On my “recovery” day, I spent three and a half hours in the garden, clearing a 9′ x 4′ patch of ground, turning over the soil, and mixing in compost and fertilizer. Finally, I planted 18 tomato seedlings. I started the seeds in trays in mid-January, potted them up in mid-February, hardened off the seedlings in early March, and got the seedlings in the ground in mid-March.

Hello Roma! I hope we spend a wonderful, productive spring and summer together!

Hello Roma! I hope we spend a wonderful, productive spring and summer together!

That’s two months of hard work I left out there, exposed to the weather and the dangers of bunnies, gophers, snails and slugs. I remember one year I planted seedlings and my toddler followed behind me and dug up some of the plants. Another year I sprinkled bone meal in each of the holes to fertilize before I put in the tomato seedlings. I came out the next morning and the neighbor’s dogs had dug up every single one of my plants! This year, no toddler (my 4.5-year-old knows better than to mess with Mama’s plants) and no bone meal (and no dogs — the neighbor put up some lattice so the dogs can’t climb over the chain link fence). Today I went out and put little “collars” around each of the transplants in a feeble attempt to ward off the snails, slugs, and roly-poly bugs.

Do you build in cutback weeks during your training? I wouldn’t survive without them!

Read Full Post »

As we approach the first day of spring, my garden in Southern California bursts with blossoms.

These delicate blossoms cover the entire nectarine tree this year. I'm hoping for a bountiful harvest come July!

These delicate blossoms cover the entire nectarine tree this year. I’m hoping for a bountiful harvest come July!

Two years ago in January we planted a Methley Japanese Plum tree at the request of my oldest daughter and the tree finally got its first blossoms this year:

The Methley Japanese Plum tree is self-pollinating and produces dark red, medium-sized plums.

The Methley Japanese Plum tree is self-pollinating and produces dark red, medium-sized plums.

The first of our four apple varieties is in bloom as well:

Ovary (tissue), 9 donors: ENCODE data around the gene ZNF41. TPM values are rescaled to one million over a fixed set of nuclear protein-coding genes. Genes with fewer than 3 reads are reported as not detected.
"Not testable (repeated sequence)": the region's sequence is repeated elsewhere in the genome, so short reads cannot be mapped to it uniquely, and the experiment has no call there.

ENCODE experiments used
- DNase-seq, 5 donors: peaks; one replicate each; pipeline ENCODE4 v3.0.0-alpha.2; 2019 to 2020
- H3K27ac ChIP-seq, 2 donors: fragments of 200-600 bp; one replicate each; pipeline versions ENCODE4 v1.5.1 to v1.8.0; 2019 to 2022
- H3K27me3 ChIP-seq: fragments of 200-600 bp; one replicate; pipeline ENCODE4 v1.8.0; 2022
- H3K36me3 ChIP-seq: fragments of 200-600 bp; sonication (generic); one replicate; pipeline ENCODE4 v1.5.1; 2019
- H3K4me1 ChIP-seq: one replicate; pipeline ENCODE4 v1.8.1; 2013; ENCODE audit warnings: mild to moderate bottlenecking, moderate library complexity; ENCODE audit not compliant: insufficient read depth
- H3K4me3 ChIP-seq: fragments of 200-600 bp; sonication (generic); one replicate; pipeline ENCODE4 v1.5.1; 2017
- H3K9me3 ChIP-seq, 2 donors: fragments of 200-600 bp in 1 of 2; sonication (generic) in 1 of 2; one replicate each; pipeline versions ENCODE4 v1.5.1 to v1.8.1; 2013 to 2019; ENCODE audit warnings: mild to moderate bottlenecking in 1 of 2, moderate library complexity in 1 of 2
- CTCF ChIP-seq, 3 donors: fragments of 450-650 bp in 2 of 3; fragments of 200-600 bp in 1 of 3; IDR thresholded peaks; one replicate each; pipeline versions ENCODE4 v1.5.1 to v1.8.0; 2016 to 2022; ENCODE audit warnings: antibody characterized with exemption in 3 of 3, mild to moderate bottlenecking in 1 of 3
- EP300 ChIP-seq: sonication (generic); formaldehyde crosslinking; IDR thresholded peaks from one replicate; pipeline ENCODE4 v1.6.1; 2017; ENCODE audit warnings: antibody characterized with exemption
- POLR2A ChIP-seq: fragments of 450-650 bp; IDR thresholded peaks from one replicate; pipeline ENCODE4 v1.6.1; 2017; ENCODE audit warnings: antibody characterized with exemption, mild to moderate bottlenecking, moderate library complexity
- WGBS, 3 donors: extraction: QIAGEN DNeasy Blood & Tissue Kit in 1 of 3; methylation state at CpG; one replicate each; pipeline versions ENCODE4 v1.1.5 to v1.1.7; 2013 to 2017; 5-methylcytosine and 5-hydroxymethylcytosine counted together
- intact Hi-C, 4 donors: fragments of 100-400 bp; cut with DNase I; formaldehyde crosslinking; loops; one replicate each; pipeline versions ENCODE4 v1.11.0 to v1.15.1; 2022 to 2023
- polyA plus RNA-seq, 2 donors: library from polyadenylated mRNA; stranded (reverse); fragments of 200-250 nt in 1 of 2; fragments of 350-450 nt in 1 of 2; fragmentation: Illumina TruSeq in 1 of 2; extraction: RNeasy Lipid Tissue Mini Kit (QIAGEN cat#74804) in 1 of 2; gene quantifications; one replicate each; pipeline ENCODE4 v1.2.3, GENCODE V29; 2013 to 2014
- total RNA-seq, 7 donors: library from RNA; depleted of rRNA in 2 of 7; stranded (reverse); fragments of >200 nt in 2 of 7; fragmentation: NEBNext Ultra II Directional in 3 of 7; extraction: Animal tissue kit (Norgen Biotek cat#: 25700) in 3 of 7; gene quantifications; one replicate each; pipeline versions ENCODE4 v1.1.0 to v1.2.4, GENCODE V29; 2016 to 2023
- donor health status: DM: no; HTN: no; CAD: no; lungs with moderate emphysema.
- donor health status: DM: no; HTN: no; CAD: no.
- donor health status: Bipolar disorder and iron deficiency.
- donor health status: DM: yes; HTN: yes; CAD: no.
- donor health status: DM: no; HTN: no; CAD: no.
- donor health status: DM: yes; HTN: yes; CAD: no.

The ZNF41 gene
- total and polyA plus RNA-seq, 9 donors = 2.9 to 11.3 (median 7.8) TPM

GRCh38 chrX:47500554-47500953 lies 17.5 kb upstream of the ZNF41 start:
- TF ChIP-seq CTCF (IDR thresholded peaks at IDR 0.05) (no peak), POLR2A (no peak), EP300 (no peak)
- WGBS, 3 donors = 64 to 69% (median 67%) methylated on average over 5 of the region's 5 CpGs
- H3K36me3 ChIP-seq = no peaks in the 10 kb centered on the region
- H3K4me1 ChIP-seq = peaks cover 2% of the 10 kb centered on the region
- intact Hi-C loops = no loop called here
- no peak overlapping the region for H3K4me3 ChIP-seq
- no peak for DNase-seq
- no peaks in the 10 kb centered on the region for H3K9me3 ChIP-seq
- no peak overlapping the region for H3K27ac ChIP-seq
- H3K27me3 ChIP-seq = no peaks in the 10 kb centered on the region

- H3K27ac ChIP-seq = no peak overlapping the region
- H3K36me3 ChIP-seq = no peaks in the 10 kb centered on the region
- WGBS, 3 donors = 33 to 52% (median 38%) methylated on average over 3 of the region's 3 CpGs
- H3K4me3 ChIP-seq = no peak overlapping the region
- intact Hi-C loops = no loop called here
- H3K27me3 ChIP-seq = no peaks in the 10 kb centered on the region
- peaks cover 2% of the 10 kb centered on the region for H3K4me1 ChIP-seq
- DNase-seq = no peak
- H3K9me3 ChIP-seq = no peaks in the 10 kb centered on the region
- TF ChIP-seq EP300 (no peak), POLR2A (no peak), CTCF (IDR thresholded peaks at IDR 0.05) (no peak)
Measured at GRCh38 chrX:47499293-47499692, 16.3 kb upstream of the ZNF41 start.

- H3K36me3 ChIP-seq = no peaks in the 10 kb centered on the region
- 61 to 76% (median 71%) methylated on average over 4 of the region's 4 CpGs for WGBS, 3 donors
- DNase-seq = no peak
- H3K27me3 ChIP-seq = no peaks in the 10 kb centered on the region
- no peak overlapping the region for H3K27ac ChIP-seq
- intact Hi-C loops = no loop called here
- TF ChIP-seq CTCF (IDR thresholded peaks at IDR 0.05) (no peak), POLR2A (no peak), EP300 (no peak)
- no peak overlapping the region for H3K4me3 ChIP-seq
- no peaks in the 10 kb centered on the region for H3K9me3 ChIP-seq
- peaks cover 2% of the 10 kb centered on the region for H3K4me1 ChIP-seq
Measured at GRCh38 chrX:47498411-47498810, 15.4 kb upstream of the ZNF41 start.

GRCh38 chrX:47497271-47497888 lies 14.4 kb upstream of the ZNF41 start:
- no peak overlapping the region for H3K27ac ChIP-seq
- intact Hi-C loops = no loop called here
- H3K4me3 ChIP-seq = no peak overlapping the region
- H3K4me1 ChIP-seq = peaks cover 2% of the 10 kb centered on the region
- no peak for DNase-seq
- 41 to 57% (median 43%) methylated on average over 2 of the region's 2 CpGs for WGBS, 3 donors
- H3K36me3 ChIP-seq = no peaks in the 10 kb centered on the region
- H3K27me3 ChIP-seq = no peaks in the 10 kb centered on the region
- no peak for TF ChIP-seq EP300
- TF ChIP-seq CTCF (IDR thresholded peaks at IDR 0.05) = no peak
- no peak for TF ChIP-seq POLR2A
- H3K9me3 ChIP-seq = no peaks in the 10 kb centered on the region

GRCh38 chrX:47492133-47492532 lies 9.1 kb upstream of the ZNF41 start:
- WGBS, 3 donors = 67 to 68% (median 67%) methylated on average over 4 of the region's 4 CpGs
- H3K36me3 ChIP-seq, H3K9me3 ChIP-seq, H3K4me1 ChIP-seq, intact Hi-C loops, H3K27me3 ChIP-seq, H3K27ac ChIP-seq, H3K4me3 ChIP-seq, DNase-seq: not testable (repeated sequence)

The Anna apple tree is a low-chill variety that thrives in sunny Southern California.

The Anna apple tree is a low-chill variety that thrives in sunny Southern California.

Much to my chagrin we do not have any oranges (what kind of Southern Californians are we?!) but we have lemon and lime trees. The lime blossoms smell heavenly right now:

This tiny lime tree produces a ton of limes. You can see how many blossoms crowd this one offshoot!

This tiny lime tree produces a ton of limes. You can see how many blossoms crowd this one offshoot!

My girls and I planted milkweed in hopes of attracting Monarch butterfly larvae. Many varieties of milkweed are toxic to vertebrate creatures and thus offer a natural protection to the caterpillars who ingest the toxins and make them taste bad to predators. In spite of the toxins, our first caterpillar (given to us by the garden center who sold us the plant) appears to have fallen victim to a bird.

Even if our milkweed plant never supports a Monarch butterfly population, I will still love it for its tiny yellow and orange blossoms.

Even if our milkweed plant never supports a Monarch butterfly population, I will still love it for its tiny yellow and orange blossoms.

Speaking of birds, this “bird” of paradise stands tall like a statue among the palm fronds:

Majestic "bird"

Majestic “bird”

The calla lily also reminds me of art — specifically of artist Georgia O’Keeffe:

The mesmerizing white spathe and yellow spadix of the calla lily bloom.

The mesmerizing white spathe and yellow spadix of the calla lily bloom.

The grapevines don’t have any blossoms yet but they are just starting to leaf out.

grapevines and palms

Nestled below the grapevine is our outdoor cat, Camo:

"I tolerate you and your camera only because you feed me."

“I tolerate you and your camera only because you feed me.”

Currently there is one fruit variety ready for harvesting — avocado!

I pick several of these every few days throughout late winter.

I pick several of these every few days throughout late winter.

Last but not least, my organic heirloom tomato seedlings are hardening off (gradually getting used to the outdoors in preparation for transplanting) on the patio:

I hope to put these in the ground soon. They're getting a bit leggy!

I hope to put these in the ground soon. They’re getting a bit leggy!

It’s a little ambitious to think I will have time to maintain a tomato garden and train for a marathon at the same time (and keep house and raise kids and blog and and and), but I’m giving it a go anyway!

Are you a gardener? Are you planning to grow anything this year?

Read Full Post »